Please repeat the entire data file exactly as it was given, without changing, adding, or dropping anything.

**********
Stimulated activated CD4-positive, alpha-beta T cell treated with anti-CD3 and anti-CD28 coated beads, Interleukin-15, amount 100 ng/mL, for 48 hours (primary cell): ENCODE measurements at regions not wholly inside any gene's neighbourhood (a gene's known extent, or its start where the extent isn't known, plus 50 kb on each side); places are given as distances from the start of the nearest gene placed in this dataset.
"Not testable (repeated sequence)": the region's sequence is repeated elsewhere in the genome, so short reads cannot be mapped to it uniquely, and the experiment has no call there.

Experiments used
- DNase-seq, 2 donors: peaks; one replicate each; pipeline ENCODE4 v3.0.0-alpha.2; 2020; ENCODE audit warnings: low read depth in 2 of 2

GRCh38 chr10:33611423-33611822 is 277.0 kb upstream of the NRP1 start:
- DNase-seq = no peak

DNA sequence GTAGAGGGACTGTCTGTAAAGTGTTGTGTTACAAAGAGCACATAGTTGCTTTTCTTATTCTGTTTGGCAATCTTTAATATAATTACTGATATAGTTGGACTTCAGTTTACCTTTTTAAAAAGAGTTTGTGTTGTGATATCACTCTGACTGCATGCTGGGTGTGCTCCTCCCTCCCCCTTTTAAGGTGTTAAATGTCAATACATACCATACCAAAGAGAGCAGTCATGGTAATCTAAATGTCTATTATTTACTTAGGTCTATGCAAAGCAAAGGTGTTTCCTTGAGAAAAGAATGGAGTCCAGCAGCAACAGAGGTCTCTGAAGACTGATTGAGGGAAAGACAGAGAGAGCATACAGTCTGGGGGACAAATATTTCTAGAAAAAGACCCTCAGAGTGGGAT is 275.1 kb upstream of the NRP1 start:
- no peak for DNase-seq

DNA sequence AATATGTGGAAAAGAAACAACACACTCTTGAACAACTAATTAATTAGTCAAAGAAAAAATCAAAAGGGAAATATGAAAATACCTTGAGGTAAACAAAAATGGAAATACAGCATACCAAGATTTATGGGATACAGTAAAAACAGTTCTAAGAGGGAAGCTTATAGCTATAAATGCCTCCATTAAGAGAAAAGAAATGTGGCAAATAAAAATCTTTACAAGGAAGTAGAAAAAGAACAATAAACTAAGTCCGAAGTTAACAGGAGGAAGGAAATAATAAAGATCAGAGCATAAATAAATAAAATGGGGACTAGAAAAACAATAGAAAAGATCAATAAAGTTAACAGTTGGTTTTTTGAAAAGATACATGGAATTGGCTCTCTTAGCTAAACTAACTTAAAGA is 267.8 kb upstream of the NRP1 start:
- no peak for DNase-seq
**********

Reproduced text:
Stimulated activated CD4-positive, alpha-beta T cell treated with anti-CD3 and anti-CD28 coated beads, Interleukin-15, amount 100 ng/mL, for 48 hours (primary cell): ENCODE measurements at regions not wholly inside any gene's neighbourhood (a gene's known extent, or its start where the extent isn't known, plus 50 kb on each side); places are given as distances from the start of the nearest gene placed in this dataset.
"Not testable (repeated sequence)": the region's sequence is repeated elsewhere in the genome, so short reads cannot be mapped to it uniquely, and the experiment has no call there.

Experiments used
- DNase-seq, 2 donors: peaks; one replicate each; pipeline ENCODE4 v3.0.0-alpha.2; 2020; ENCODE audit warnings: low read depth in 2 of 2

GRCh38 chr10:33611423-33611822 is 277.0 kb upstream of the NRP1 start:
- DNase-seq = no peak

DNA sequence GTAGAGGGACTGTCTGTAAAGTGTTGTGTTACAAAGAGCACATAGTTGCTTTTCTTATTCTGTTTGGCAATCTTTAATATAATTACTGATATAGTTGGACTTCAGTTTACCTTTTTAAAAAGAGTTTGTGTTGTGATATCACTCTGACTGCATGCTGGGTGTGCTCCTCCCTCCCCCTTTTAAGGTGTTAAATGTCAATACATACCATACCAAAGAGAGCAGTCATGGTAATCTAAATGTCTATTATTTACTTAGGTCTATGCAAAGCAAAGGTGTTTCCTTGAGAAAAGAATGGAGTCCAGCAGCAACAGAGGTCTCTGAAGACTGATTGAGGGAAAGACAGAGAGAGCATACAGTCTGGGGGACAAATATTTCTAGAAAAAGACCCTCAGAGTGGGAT is 275.1 kb upstream of the NRP1 start:
- no peak for DNase-seq

DNA sequence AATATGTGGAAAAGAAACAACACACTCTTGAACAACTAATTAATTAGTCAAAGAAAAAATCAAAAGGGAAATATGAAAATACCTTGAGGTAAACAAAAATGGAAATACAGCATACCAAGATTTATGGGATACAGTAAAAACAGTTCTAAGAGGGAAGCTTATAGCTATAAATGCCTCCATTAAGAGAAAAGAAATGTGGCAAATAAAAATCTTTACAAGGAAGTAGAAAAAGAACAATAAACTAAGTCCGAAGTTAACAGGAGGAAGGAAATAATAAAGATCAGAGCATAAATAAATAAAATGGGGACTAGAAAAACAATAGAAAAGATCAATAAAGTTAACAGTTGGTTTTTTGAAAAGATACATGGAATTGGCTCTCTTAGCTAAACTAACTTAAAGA is 267.8 kb upstream of the NRP1 start:
- no peak for DNase-seq